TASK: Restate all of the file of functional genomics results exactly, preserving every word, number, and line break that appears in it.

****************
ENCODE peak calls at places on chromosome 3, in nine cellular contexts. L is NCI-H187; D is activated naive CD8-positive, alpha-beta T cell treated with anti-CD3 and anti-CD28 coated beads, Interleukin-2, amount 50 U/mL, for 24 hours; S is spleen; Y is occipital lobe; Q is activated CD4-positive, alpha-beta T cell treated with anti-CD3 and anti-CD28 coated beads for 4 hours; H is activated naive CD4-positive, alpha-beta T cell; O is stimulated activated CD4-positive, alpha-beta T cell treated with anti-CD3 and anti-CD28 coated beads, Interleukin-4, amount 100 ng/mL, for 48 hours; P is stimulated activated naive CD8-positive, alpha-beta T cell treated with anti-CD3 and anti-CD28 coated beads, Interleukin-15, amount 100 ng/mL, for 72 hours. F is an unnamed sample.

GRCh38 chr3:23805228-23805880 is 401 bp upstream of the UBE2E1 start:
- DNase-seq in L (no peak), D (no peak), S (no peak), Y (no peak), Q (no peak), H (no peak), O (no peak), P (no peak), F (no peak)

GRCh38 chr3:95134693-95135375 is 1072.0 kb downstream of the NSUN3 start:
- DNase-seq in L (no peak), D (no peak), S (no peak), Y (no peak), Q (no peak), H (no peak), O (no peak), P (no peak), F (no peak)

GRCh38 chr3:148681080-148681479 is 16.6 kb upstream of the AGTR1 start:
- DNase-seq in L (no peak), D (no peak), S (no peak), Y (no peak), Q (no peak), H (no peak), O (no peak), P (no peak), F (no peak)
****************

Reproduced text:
ENCODE peak calls at places on chromosome 3, in nine cellular contexts. L is NCI-H187; D is activated naive CD8-positive, alpha-beta T cell treated with anti-CD3 and anti-CD28 coated beads, Interleukin-2, amount 50 U/mL, for 24 hours; S is spleen; Y is occipital lobe; Q is activated CD4-positive, alpha-beta T cell treated with anti-CD3 and anti-CD28 coated beads for 4 hours; H is activated naive CD4-positive, alpha-beta T cell; O is stimulated activated CD4-positive, alpha-beta T cell treated with anti-CD3 and anti-CD28 coated beads, Interleukin-4, amount 100 ng/mL, for 48 hours; P is stimulated activated naive CD8-positive, alpha-beta T cell treated with anti-CD3 and anti-CD28 coated beads, Interleukin-15, amount 100 ng/mL, for 72 hours. F is an unnamed sample.

GRCh38 chr3:23805228-23805880 is 401 bp upstream of the UBE2E1 start:
- DNase-seq in L (no peak), D (no peak), S (no peak), Y (no peak), Q (no peak), H (no peak), O (no peak), P (no peak), F (no peak)

GRCh38 chr3:95134693-95135375 is 1072.0 kb downstream of the NSUN3 start:
- DNase-seq in L (no peak), D (no peak), S (no peak), Y (no peak), Q (no peak), H (no peak), O (no peak), P (no peak), F (no peak)

GRCh38 chr3:148681080-148681479 is 16.6 kb upstream of the AGTR1 start:
- DNase-seq in L (no peak), D (no peak), S (no peak), Y (no peak), Q (no peak), H (no peak), O (no peak), P (no peak), F (no peak)